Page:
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Inuvialuktun Language to get ‘Update’

The CBC.ca reports on a meeting of Inuvialuit elders and teachers in Inuvik, Northwest Territories (western Canadian arctic) to update the Inuvialuktun language. The article suggests concern for the state of the language because “has not had a major update in more than 20 years, and speakers say it needs to keep up with the times.” They hope to develop words for microwave and the internet.

Inuvialuktun speaker Lillian Elias says this about the problems facing the Inuvialuktun language:

Most of the approximately 700 Inuvialuktun speakers simply use the English terms for modern inventions — something Elias said is not good for the language.

“It’s just making our language weaker because of all the English words we have to use,” she said.

“We’re trying to say words that we’ve never had to use. Just like ‘cabee,’ you know? For ‘coffee’ we say ‘cabee,’ because we didn’t have any Inuvialuktun word for it.”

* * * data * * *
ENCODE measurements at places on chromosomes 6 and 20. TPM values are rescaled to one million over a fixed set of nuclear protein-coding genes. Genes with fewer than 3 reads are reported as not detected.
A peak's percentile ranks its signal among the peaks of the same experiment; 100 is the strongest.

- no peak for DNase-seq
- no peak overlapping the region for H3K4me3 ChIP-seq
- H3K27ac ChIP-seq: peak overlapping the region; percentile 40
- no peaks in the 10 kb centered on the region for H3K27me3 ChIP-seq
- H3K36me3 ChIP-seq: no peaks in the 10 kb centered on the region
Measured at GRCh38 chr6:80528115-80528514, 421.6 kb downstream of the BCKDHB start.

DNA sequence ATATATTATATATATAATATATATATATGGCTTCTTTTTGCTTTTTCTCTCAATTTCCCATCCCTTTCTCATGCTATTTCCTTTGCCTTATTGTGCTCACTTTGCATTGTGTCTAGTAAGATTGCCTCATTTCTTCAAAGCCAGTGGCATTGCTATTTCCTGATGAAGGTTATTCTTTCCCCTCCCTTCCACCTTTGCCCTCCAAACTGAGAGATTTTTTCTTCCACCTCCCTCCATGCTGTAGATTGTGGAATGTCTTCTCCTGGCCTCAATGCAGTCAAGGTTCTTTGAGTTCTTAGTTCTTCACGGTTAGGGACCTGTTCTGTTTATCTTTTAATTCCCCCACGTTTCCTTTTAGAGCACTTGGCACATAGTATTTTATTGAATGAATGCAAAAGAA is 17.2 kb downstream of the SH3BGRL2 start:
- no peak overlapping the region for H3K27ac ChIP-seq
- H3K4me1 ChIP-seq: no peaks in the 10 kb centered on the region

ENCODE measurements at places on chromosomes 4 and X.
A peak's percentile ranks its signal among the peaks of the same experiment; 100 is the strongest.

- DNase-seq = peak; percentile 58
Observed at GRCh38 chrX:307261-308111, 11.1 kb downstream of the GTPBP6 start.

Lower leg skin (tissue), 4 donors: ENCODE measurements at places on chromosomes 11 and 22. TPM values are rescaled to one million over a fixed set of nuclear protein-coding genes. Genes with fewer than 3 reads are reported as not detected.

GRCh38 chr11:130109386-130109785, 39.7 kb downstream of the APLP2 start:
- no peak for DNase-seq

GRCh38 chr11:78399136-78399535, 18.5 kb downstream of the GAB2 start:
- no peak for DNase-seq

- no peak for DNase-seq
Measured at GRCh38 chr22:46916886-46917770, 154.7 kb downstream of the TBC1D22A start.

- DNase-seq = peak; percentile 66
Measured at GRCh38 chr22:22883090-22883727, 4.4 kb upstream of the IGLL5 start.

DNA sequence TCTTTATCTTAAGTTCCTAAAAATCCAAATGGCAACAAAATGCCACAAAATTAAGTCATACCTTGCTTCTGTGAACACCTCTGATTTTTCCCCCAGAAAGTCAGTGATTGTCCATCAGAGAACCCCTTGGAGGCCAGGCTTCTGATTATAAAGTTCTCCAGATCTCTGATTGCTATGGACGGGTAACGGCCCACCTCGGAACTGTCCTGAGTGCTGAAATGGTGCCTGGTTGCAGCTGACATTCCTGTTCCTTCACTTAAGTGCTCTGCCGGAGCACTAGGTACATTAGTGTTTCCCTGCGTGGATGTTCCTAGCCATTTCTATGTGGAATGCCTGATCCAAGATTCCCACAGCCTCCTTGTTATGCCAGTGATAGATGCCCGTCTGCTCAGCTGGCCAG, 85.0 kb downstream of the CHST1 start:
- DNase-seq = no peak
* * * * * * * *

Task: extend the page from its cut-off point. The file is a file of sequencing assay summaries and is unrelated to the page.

She continues, suggesting that the language has not “evolved” in a long time — particularly since people started spending less time on the land.

(Surely, though, the use of the word evolved in this context reflects something of popular notions about how languages change — or don’t. Presumably Inuvialuktun has never stopped changing. But, in the situation of contact and, perhaps, language shift, English and its vocabulary are the preferred choice for contemporary objects. It seems like this workshop is meant to curtail such English borrowings.)

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